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Monday, July 3, 2023

Aliens: Dark Descent Review Brutal Tactics and Nail-Biting Experience Captures the Essence of Aliens

I’m of the mindset that there has never been an excellent modern video game based on the Alien franchise. Alien: Isolation was an exercise in misery, taking what should’ve been a well-crafted 4-8 hour horror experience and stretching it beyond the 20-hour mark. Aliens: Fireteam Elite was a fun-as-hell co-op shooter, but repetitive gameplay and light content at launch kept it from its potential. The less said about Aliens: Colonial Marines, the better. The point is that there has yet to be a game to land not only the aesthetics the series is known for but the feeling of tension and dread that comes with it. It’s understandably a tricky balancing act, so maybe it was “game over” all along for this franchise in video game form. And then I booted up Aliens: Dark Descent.

When announced a few months ago, many assumed this isometric view game would be a twin-stick shooter or Diablo clone. So expectations were truncated going in. I’m not sure what I even expected from an Aliens game. What I found in Dark Descent was an absolutely nail-biting experience that made me the most anxious playing a video game since Darkest Dungeon. At its core, Dark Descent is a brutal tactics game with Real-Time Strategy combat that replicates the feeling of hopelessness and being outnumbered. It’s the closest I’ve ever felt to a game successfully replicating the feel and tone of the films.

Aliens: Dark Descent sees players take the role of Maeko Hayes, a Weyland-Yutani commander. After an explosive but slow-paced introduction/tutorial, she finds herself in charge of a platoon of the series’ signature Colonial Marines as they’re stranded on the derelict moon of Lethe. Soon she discovers the moon is overrun with the deadly Xenomorphs, which need to be stopped before spreading throughout the galaxy. From what I can tell, it’s a relatively simple premise that takes place after Alien 3. But even if you’ve never seen the films, there’s plenty to enjoy from its story and characters.

Dark Descent Marines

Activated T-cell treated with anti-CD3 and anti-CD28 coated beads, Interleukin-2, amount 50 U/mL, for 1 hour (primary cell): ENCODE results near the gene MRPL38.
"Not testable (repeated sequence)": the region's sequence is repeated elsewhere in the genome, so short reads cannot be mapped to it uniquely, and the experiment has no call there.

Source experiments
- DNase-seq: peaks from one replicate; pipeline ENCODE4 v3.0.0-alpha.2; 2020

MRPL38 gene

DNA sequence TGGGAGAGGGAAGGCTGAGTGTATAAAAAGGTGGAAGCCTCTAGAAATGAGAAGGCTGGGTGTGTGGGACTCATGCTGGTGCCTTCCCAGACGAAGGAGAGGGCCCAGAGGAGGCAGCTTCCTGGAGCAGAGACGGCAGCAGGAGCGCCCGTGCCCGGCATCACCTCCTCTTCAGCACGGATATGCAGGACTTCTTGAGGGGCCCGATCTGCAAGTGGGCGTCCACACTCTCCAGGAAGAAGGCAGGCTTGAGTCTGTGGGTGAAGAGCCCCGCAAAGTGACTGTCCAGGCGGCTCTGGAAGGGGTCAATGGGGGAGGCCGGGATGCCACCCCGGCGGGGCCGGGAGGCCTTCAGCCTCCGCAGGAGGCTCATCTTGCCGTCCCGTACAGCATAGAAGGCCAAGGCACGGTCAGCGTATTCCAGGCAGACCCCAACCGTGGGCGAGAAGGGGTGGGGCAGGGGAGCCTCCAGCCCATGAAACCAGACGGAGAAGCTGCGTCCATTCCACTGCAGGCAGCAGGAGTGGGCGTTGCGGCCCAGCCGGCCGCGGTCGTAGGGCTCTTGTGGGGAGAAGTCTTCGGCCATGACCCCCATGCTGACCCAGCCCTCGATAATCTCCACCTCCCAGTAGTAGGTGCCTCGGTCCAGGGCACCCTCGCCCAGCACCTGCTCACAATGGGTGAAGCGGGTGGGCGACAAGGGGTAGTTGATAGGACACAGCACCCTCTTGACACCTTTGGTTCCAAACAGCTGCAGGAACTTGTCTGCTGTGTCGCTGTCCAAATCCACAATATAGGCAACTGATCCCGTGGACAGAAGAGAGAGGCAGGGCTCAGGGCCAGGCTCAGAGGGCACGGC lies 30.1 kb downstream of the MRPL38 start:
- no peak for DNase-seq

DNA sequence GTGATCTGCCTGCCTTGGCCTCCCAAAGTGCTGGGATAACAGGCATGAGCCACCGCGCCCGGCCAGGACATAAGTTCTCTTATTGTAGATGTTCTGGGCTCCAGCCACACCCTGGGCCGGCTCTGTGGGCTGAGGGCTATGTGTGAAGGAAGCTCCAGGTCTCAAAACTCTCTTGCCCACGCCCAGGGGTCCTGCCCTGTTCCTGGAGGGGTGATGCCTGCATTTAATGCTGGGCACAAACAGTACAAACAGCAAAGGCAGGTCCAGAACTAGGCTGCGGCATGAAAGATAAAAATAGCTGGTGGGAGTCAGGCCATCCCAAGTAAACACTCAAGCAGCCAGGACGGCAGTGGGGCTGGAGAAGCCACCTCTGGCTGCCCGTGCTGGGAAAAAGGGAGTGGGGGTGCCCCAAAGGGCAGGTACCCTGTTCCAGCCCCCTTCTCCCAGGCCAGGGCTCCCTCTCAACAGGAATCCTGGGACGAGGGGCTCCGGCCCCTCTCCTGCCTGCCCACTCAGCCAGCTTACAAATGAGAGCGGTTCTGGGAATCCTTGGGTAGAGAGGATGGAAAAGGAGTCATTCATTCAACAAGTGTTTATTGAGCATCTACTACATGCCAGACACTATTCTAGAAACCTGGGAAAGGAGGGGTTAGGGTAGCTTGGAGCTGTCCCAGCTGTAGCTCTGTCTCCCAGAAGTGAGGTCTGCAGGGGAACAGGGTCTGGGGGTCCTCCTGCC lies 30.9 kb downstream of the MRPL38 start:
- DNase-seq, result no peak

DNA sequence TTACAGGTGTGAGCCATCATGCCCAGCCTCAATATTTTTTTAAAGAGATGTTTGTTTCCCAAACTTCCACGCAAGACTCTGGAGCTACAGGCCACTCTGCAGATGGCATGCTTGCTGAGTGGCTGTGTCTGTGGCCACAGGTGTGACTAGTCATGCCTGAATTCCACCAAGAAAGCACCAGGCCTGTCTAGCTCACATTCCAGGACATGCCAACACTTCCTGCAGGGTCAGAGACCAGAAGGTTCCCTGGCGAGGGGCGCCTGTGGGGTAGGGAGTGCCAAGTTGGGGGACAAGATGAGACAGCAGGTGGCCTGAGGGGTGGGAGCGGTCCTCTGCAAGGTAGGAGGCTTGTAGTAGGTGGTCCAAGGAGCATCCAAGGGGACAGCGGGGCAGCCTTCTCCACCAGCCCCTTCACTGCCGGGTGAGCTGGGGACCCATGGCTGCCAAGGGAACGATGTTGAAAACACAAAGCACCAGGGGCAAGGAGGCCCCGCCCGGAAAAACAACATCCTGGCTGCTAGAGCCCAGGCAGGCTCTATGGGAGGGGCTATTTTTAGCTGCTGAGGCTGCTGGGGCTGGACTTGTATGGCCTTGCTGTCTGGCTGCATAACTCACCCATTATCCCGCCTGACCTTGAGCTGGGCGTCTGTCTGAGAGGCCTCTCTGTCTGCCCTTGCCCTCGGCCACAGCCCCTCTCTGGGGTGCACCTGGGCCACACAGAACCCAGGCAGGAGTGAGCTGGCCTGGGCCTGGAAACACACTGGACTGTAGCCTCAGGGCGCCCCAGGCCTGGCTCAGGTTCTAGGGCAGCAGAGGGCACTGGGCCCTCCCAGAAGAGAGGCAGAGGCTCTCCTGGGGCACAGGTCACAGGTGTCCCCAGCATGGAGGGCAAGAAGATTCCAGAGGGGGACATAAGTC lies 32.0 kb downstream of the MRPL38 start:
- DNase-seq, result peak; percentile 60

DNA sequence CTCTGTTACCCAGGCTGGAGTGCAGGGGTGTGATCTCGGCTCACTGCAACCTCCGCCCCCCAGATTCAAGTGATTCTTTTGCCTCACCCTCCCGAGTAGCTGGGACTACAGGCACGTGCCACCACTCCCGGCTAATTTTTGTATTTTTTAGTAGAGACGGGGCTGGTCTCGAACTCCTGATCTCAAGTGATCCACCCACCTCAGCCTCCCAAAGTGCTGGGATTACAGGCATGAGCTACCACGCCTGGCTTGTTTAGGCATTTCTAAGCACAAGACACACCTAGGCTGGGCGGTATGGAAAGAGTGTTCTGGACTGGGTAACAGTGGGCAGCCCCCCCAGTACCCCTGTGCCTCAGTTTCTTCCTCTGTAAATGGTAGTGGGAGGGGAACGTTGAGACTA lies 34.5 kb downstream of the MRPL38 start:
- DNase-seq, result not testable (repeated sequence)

Aliens: Dark Descent takes the X-COM approach to its commander gameplay. Players will oversee a base where they develop weapons, initiate research, and kit out their marines for missions. It’s an established formula that works, and honestly, I’m shocked that “X-COM in the Aliens universe” hasn’t been a concept sooner. After preparing your marines, you choose which expedition to send them. That can range from searching for survivors, gathering intel, or even hunting down certain enemies. It creates a satisfying gameplay loop of completing missions, returning to base, performing research and development, and repeating the process. If you found this loop satisfying in X-COM or Marvel’s Midnight Suns, you will find it satisfying here.

The gameplay shines once Marines get deployed. Players will command a group of marines in real-time combat and exploration. I found this to be more engaging than X-COM in its moment-to-moment gameplay. Instead of plotting out my moves and watching them play out in turn, I felt I had more active control over my squad and could make more tactical decisions on the fly in case things went horrifically awry. When you move your squad, the Marines auto-attack anything in their sightlines, but they cannot use weapons when you command them to run. This decision provides a push-and-pull style of gameplay where you can weigh your options of standing down and fighting or fleeing to escape from the mission. The only time the gameplay slows down is when using ability commands, where the game’s speed slows, and you can issue a command such as telling a marine to lay down suppressive fire or set up an auto turret. It gives the game an even more tactical feel, as it’s best to do this when enemies do not surround you.